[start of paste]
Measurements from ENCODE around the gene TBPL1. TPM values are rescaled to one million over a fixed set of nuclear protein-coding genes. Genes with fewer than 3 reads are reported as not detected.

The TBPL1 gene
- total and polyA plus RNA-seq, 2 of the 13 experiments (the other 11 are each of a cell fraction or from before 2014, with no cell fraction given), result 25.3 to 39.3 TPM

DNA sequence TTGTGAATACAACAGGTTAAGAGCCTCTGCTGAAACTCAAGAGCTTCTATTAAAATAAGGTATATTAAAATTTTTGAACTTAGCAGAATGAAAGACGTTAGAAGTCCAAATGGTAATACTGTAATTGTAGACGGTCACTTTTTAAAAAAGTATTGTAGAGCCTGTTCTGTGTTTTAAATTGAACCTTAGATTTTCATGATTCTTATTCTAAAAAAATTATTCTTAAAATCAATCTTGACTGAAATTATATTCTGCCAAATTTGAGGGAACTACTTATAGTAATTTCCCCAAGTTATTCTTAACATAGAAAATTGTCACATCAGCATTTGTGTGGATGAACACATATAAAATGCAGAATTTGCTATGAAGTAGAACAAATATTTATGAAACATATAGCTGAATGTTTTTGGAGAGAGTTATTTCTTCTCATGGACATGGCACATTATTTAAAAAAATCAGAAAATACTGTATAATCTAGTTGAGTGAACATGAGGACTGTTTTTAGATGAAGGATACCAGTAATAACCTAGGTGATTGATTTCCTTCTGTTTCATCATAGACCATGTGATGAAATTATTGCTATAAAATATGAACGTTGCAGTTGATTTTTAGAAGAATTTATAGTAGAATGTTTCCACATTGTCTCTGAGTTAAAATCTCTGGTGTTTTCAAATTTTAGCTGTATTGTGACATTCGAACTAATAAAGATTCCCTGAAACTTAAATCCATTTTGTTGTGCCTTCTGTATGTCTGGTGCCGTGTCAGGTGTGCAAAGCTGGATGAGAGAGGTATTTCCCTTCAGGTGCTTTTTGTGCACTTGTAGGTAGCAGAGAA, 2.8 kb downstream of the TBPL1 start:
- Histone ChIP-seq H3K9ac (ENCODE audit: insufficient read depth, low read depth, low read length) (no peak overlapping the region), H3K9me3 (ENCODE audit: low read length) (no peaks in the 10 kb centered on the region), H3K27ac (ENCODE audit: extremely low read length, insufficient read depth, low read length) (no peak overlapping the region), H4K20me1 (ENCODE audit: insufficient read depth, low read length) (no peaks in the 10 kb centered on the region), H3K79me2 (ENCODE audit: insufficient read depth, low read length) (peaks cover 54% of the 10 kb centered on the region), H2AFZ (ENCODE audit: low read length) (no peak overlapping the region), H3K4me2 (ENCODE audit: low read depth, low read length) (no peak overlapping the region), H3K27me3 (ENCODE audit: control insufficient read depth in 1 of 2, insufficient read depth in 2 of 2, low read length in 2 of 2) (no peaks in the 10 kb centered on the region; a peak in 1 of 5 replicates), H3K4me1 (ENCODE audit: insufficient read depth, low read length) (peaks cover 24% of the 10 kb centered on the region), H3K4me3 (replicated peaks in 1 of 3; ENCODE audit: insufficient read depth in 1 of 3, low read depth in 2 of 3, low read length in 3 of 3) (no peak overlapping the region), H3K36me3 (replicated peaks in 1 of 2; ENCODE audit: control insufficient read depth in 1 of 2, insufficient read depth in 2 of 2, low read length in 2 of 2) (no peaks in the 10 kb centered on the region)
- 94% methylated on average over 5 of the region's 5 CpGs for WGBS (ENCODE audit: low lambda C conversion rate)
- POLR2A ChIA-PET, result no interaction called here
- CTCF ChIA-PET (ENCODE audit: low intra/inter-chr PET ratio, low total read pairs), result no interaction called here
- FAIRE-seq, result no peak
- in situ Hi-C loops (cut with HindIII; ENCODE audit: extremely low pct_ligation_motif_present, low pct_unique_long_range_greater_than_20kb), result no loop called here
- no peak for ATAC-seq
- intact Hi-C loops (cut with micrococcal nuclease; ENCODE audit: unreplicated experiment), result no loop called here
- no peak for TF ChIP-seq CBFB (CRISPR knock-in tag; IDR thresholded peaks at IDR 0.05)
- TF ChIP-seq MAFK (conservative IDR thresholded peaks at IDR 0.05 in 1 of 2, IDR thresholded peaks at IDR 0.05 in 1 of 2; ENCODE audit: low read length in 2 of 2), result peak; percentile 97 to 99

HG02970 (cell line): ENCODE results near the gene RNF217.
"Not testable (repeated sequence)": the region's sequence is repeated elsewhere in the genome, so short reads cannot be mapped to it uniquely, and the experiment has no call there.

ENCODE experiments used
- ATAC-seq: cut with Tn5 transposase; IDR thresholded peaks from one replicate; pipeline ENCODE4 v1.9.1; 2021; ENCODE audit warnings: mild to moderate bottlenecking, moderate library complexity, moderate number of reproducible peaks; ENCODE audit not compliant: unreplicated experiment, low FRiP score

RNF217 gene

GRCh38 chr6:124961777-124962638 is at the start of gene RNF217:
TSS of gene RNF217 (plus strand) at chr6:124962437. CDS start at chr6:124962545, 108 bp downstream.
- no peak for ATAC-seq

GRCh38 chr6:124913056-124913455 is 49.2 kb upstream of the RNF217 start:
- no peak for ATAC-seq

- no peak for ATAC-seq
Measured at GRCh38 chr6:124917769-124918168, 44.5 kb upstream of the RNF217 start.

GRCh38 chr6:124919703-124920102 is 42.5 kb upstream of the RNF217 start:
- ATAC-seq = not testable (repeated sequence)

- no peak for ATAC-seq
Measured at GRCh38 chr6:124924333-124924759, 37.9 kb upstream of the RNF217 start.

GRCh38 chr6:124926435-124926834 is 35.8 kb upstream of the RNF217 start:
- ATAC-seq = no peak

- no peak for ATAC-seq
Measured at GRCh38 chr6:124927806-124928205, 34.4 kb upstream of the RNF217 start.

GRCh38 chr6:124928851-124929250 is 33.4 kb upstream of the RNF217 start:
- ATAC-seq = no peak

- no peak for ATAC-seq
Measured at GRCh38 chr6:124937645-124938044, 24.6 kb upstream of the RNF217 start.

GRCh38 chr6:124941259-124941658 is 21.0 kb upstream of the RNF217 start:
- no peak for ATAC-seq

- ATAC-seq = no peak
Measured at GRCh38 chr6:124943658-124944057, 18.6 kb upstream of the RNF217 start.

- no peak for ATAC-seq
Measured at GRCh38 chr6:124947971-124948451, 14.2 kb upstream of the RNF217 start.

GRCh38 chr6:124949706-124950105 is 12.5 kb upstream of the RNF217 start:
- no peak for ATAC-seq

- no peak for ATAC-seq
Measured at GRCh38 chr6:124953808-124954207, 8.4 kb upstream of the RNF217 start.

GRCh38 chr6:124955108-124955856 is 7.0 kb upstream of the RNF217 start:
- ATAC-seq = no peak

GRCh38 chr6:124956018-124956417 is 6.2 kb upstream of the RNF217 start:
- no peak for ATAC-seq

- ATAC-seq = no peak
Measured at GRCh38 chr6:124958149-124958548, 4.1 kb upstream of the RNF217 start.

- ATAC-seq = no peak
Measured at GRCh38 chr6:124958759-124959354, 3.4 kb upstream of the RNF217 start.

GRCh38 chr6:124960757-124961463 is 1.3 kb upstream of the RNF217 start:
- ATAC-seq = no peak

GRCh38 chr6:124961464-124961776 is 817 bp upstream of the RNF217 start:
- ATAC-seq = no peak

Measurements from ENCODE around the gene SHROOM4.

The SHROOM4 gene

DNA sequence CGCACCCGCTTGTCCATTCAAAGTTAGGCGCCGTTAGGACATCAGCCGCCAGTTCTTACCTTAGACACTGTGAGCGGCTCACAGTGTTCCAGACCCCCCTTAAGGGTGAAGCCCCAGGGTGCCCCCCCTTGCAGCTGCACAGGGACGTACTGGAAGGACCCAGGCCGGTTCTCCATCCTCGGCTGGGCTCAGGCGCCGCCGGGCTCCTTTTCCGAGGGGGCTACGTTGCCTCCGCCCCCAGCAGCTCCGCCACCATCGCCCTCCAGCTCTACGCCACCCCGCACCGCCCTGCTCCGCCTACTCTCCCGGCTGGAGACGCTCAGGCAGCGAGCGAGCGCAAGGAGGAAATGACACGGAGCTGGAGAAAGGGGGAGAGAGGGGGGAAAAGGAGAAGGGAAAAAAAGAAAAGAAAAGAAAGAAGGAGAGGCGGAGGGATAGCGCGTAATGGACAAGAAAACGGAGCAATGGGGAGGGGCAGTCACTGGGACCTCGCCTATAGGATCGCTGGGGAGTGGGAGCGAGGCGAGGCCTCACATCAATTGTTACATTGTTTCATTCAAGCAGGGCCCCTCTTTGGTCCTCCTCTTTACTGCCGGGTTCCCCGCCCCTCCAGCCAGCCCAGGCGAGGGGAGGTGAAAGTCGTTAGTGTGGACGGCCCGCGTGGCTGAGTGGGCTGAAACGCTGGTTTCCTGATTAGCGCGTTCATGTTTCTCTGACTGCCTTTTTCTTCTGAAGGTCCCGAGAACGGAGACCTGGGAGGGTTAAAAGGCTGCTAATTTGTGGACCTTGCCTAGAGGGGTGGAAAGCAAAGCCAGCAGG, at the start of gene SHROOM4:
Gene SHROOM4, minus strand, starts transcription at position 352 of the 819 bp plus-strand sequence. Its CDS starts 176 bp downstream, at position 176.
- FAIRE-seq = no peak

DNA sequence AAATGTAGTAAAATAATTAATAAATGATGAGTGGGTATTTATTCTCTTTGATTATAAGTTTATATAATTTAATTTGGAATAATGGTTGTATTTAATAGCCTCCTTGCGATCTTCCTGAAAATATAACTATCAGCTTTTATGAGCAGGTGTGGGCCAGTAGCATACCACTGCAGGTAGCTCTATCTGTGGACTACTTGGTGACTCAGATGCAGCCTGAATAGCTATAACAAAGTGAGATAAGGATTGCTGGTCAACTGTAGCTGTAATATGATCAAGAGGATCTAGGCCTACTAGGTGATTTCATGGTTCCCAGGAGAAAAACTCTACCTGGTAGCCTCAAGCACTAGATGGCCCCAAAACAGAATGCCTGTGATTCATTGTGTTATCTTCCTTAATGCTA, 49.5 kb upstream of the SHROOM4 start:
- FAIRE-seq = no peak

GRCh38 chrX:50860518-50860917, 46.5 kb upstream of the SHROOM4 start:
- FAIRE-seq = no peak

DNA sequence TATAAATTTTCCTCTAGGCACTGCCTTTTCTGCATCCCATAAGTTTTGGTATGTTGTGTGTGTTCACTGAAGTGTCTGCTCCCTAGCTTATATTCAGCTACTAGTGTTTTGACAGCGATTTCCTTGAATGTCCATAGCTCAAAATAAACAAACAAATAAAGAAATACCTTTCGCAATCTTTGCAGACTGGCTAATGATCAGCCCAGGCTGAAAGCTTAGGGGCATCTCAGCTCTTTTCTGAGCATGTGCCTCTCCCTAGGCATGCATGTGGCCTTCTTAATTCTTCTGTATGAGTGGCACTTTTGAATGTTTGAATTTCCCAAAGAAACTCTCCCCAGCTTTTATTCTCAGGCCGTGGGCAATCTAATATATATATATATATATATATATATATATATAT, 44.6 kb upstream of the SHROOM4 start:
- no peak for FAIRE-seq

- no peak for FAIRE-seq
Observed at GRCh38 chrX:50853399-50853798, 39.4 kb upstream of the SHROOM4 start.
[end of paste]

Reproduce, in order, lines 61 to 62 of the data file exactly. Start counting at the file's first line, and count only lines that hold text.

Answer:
Measurements from ENCODE around the gene SHROOM4.

The SHROOM4 gene